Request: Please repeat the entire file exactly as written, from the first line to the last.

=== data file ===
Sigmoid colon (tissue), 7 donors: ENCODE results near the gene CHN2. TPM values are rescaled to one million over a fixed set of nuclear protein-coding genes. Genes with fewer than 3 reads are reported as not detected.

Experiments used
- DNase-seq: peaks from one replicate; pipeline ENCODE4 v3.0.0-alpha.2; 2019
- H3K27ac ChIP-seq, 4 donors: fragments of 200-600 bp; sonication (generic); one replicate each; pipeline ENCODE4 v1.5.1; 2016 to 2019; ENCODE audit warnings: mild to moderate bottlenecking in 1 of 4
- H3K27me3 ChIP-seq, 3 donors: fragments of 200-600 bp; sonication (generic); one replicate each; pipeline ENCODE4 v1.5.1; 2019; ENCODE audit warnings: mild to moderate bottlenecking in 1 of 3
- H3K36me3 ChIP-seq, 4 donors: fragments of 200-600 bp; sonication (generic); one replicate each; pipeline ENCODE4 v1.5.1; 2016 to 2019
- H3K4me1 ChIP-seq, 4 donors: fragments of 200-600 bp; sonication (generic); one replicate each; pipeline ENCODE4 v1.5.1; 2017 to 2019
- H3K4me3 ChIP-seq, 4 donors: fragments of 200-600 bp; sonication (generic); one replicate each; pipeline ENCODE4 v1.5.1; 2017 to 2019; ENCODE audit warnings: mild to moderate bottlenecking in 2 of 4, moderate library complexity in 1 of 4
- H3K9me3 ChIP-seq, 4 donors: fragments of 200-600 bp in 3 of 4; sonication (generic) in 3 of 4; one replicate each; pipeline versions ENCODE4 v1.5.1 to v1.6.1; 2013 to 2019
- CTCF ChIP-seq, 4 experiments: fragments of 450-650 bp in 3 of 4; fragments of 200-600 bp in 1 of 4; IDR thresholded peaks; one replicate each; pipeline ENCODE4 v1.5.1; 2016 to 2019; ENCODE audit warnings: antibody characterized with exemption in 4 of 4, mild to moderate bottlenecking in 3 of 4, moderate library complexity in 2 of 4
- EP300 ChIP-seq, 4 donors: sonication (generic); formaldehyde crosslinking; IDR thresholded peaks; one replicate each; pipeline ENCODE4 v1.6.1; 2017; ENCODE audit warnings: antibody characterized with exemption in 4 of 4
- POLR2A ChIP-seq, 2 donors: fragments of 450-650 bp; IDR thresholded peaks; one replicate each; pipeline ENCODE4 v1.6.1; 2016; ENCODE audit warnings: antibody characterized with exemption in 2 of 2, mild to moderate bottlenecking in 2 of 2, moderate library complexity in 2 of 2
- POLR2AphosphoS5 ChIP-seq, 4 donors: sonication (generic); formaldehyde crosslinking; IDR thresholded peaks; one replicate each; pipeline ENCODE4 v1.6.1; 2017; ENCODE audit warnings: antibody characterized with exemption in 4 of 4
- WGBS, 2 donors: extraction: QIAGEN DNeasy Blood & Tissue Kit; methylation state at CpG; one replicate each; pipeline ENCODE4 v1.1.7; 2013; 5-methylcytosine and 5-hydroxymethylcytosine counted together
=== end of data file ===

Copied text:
Sigmoid colon (tissue), 7 donors: ENCODE results near the gene CHN2. TPM values are rescaled to one million over a fixed set of nuclear protein-coding genes. Genes with fewer than 3 reads are reported as not detected.

Experiments used
- DNase-seq: peaks from one replicate; pipeline ENCODE4 v3.0.0-alpha.2; 2019
- H3K27ac ChIP-seq, 4 donors: fragments of 200-600 bp; sonication (generic); one replicate each; pipeline ENCODE4 v1.5.1; 2016 to 2019; ENCODE audit warnings: mild to moderate bottlenecking in 1 of 4
- H3K27me3 ChIP-seq, 3 donors: fragments of 200-600 bp; sonication (generic); one replicate each; pipeline ENCODE4 v1.5.1; 2019; ENCODE audit warnings: mild to moderate bottlenecking in 1 of 3
- H3K36me3 ChIP-seq, 4 donors: fragments of 200-600 bp; sonication (generic); one replicate each; pipeline ENCODE4 v1.5.1; 2016 to 2019
- H3K4me1 ChIP-seq, 4 donors: fragments of 200-600 bp; sonication (generic); one replicate each; pipeline ENCODE4 v1.5.1; 2017 to 2019
- H3K4me3 ChIP-seq, 4 donors: fragments of 200-600 bp; sonication (generic); one replicate each; pipeline ENCODE4 v1.5.1; 2017 to 2019; ENCODE audit warnings: mild to moderate bottlenecking in 2 of 4, moderate library complexity in 1 of 4
- H3K9me3 ChIP-seq, 4 donors: fragments of 200-600 bp in 3 of 4; sonication (generic) in 3 of 4; one replicate each; pipeline versions ENCODE4 v1.5.1 to v1.6.1; 2013 to 2019
- CTCF ChIP-seq, 4 experiments: fragments of 450-650 bp in 3 of 4; fragments of 200-600 bp in 1 of 4; IDR thresholded peaks; one replicate each; pipeline ENCODE4 v1.5.1; 2016 to 2019; ENCODE audit warnings: antibody characterized with exemption in 4 of 4, mild to moderate bottlenecking in 3 of 4, moderate library complexity in 2 of 4
- EP300 ChIP-seq, 4 donors: sonication (generic); formaldehyde crosslinking; IDR thresholded peaks; one replicate each; pipeline ENCODE4 v1.6.1; 2017; ENCODE audit warnings: antibody characterized with exemption in 4 of 4
- POLR2A ChIP-seq, 2 donors: fragments of 450-650 bp; IDR thresholded peaks; one replicate each; pipeline ENCODE4 v1.6.1; 2016; ENCODE audit warnings: antibody characterized with exemption in 2 of 2, mild to moderate bottlenecking in 2 of 2, moderate library complexity in 2 of 2
- POLR2AphosphoS5 ChIP-seq, 4 donors: sonication (generic); formaldehyde crosslinking; IDR thresholded peaks; one replicate each; pipeline ENCODE4 v1.6.1; 2017; ENCODE audit warnings: antibody characterized with exemption in 4 of 4
- WGBS, 2 donors: extraction: QIAGEN DNeasy Blood & Tissue Kit; methylation state at CpG; one replicate each; pipeline ENCODE4 v1.1.7; 2013; 5-methylcytosine and 5-hydroxymethylcytosine counted together